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Daimler AG looks to put self-driving trucks on the road by 2025

Daimler truck division head Wolfgang Bernhard.
Daimler truck division head Wolfgang Bernhard.
Photo by Thomas Niedermueller/Getty Images

Self-driving cars may be ready to roll on California roads, but Daimler AG’s self-driving trucks still need to have some kinks worked out before they hit the highways and byways of America. In fact, it will probably take another 11 years, although the self-driving technology is already available in Daimler’s new S-class luxury Mercedes Benz sedans, and is being used as a blueprint for the company’s Actros trucks, which will ”steer, brake and accelerate independently, while the driver keeps his/her hands off the steering wheel, although they can override the “Highway Pilot” and take back full control at any time.

“We aim to be the No. 1 manufacturer in this market of the future, which we believe will offer solid revenue and earnings potential,” Wolfgang Bernhard, head of the Daimler Trucks division, said at the driving demonstration of the Actros prototype on a closed part of the A14 Autobahn near the eastern German city of Magdeburg. “We don’t only talk about innovation, we implement it to underline our leadership position.”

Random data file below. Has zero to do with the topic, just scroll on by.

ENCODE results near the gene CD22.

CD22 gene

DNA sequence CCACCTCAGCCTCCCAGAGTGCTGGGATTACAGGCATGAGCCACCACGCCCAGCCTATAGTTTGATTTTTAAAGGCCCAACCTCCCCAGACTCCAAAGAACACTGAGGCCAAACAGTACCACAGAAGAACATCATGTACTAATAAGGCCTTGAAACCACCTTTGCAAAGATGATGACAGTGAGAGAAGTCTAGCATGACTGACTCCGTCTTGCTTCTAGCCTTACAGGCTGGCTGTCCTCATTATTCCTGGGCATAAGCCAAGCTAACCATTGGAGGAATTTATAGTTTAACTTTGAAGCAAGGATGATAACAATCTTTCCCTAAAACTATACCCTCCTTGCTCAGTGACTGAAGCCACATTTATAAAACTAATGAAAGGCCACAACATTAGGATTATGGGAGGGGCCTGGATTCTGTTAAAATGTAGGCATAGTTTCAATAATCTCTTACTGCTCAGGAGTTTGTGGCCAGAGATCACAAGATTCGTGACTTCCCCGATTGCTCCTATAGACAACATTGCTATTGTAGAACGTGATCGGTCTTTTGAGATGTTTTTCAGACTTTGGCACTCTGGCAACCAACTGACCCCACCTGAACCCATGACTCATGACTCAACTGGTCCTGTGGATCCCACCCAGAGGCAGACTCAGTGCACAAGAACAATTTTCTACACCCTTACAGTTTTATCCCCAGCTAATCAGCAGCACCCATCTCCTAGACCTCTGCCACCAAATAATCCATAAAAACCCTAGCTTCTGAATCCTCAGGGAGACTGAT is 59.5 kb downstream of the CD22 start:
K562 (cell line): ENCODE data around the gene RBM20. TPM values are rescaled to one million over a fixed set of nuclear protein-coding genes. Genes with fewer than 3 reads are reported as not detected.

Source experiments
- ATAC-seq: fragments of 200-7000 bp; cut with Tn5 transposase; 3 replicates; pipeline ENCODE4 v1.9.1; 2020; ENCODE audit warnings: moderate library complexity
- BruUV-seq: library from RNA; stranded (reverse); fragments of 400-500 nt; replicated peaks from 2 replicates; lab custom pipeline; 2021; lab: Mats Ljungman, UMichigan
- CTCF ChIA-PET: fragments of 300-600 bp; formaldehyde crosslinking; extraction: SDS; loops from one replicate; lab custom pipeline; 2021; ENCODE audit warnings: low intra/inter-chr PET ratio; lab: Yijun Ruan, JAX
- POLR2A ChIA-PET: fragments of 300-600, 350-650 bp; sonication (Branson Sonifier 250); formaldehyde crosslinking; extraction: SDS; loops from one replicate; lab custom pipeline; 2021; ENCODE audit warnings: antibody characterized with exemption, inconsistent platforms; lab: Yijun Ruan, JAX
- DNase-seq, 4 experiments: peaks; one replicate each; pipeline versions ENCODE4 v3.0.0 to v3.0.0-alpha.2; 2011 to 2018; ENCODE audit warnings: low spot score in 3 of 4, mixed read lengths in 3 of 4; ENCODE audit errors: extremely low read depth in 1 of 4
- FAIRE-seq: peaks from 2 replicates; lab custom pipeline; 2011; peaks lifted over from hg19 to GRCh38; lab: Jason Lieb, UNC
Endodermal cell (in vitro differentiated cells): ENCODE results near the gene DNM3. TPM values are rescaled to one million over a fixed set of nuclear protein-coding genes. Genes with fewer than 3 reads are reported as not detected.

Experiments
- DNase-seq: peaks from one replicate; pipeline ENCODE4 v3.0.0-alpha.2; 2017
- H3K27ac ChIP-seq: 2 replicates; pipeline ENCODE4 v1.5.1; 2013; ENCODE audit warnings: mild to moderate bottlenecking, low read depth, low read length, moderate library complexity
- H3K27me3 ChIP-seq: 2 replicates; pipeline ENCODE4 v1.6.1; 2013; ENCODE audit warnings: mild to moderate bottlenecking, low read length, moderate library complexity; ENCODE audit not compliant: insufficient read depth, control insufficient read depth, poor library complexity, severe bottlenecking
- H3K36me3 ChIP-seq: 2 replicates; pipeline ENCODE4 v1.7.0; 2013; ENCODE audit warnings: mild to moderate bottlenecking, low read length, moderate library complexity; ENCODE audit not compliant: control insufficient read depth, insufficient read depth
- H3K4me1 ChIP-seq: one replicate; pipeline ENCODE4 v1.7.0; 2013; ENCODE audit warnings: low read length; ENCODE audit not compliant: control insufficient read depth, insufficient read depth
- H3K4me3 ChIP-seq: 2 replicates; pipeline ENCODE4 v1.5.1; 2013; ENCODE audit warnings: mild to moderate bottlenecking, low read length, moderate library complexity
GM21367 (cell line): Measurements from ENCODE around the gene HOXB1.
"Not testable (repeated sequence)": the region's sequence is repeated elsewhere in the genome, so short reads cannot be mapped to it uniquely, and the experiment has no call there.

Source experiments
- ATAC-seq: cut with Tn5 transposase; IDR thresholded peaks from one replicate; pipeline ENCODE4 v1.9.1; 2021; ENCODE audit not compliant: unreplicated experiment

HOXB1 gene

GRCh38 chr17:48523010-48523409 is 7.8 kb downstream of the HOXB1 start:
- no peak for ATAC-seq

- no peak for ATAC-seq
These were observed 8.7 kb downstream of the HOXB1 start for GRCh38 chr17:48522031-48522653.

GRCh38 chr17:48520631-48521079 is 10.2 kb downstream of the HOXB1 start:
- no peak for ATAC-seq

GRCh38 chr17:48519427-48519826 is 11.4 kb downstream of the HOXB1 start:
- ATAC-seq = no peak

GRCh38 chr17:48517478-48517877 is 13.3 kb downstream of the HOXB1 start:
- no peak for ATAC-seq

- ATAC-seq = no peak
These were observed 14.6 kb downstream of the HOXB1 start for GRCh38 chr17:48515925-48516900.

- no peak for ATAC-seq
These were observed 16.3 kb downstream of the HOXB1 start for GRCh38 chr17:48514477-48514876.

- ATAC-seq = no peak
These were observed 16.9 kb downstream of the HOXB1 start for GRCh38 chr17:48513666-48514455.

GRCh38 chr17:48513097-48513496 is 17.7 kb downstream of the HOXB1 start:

While the truck was able to reduce speed and swerve to the side of the road as a police-car model raced past thanks to 4 radar sensors and a stereo camera, Bernhard admitted that it is unable (at present) to change lanes or pass other vehicles on its own.

“Automated drive is a future trend,” Frank Schwope, a Hanover, Germany-based analyst at NordLB, commented prior to the Daimler truck’s test drive. “People might be a little afraid at first, as with many technical innovations before they become commonplace. But self-driving technologies will ultimately make trucks significantly safer.”

“The Highway Pilot may help to extend driving times between drivers’ obligatory breaks, reduce downtime for repairs and lower insurance premiums,” added Bernhard. In the meantime, the company will have to wait until lawmakers in the US and Europe come up with new motor vehicle operating regulations to accommodate the new technology before the company is ready to debut their self-driving trucks there.